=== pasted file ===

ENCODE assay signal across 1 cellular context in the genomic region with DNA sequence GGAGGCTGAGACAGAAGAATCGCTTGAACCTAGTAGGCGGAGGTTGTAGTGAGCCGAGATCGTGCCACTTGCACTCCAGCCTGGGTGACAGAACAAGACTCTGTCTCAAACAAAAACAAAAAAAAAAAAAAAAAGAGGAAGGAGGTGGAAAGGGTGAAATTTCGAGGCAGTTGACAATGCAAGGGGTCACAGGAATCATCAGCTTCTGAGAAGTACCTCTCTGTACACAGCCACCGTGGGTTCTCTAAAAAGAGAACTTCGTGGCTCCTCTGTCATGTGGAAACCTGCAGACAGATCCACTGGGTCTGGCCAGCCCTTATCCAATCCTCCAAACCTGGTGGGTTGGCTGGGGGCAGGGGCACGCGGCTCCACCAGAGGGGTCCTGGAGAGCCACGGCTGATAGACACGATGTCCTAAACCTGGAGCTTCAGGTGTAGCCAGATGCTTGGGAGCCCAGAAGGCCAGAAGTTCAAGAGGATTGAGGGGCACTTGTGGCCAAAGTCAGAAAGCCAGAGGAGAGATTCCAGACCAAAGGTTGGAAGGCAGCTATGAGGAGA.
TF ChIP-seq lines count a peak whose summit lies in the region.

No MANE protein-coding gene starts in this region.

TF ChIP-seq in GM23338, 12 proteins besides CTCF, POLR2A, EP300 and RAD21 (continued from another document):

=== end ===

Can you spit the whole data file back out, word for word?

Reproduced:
ENCODE assay signal across 1 cellular context in the genomic region with DNA sequence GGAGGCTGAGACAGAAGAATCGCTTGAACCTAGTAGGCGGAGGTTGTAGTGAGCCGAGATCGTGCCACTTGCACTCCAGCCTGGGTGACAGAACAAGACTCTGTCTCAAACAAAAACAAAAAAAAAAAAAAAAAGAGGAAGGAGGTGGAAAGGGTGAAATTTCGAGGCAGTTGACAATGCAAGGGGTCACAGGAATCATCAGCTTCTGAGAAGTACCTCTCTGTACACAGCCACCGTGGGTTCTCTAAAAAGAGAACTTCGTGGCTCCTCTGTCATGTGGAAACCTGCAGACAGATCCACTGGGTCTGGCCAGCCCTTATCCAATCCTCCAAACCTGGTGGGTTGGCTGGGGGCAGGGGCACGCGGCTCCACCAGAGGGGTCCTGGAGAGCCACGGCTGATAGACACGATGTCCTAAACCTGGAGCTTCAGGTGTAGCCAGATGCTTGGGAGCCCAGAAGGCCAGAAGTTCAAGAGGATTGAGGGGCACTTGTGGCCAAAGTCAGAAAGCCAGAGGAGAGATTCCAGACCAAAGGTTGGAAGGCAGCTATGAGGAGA.
TF ChIP-seq lines count a peak whose summit lies in the region.

No MANE protein-coding gene starts in this region.

TF ChIP-seq in GM23338, 12 proteins besides CTCF, POLR2A, EP300 and RAD21 (continued from another document):